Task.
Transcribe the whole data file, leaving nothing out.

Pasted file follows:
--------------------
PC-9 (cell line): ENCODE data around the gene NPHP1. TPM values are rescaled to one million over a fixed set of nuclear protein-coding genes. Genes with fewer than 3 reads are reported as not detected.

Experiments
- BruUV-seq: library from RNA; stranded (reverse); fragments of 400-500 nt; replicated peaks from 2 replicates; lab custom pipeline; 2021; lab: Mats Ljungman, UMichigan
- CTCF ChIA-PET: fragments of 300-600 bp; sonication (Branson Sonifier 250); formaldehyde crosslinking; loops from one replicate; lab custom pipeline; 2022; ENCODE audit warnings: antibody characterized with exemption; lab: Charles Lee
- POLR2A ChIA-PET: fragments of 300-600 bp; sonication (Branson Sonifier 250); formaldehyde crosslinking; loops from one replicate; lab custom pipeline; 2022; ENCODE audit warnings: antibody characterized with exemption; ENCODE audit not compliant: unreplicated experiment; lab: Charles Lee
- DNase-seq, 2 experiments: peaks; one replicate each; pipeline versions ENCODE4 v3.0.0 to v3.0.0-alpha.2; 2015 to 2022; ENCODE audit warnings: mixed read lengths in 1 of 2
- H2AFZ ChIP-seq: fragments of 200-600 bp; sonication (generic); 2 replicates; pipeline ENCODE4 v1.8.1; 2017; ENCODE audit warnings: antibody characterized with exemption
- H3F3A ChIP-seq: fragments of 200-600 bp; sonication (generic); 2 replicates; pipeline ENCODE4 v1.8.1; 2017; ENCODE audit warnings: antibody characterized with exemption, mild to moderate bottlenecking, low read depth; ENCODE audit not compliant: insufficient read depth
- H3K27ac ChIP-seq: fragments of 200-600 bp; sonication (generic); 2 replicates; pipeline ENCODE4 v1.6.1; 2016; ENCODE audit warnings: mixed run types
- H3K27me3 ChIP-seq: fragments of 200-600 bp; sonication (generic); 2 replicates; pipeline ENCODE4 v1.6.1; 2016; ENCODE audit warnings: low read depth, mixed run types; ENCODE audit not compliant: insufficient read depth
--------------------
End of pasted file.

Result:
PC-9 (cell line): ENCODE data around the gene NPHP1. TPM values are rescaled to one million over a fixed set of nuclear protein-coding genes. Genes with fewer than 3 reads are reported as not detected.

Experiments
- BruUV-seq: library from RNA; stranded (reverse); fragments of 400-500 nt; replicated peaks from 2 replicates; lab custom pipeline; 2021; lab: Mats Ljungman, UMichigan
- CTCF ChIA-PET: fragments of 300-600 bp; sonication (Branson Sonifier 250); formaldehyde crosslinking; loops from one replicate; lab custom pipeline; 2022; ENCODE audit warnings: antibody characterized with exemption; lab: Charles Lee
- POLR2A ChIA-PET: fragments of 300-600 bp; sonication (Branson Sonifier 250); formaldehyde crosslinking; loops from one replicate; lab custom pipeline; 2022; ENCODE audit warnings: antibody characterized with exemption; ENCODE audit not compliant: unreplicated experiment; lab: Charles Lee
- DNase-seq, 2 experiments: peaks; one replicate each; pipeline versions ENCODE4 v3.0.0 to v3.0.0-alpha.2; 2015 to 2022; ENCODE audit warnings: mixed read lengths in 1 of 2
- H2AFZ ChIP-seq: fragments of 200-600 bp; sonication (generic); 2 replicates; pipeline ENCODE4 v1.8.1; 2017; ENCODE audit warnings: antibody characterized with exemption
- H3F3A ChIP-seq: fragments of 200-600 bp; sonication (generic); 2 replicates; pipeline ENCODE4 v1.8.1; 2017; ENCODE audit warnings: antibody characterized with exemption, mild to moderate bottlenecking, low read depth; ENCODE audit not compliant: insufficient read depth
- H3K27ac ChIP-seq: fragments of 200-600 bp; sonication (generic); 2 replicates; pipeline ENCODE4 v1.6.1; 2016; ENCODE audit warnings: mixed run types
- H3K27me3 ChIP-seq: fragments of 200-600 bp; sonication (generic); 2 replicates; pipeline ENCODE4 v1.6.1; 2016; ENCODE audit warnings: low read depth, mixed run types; ENCODE audit not compliant: insufficient read depth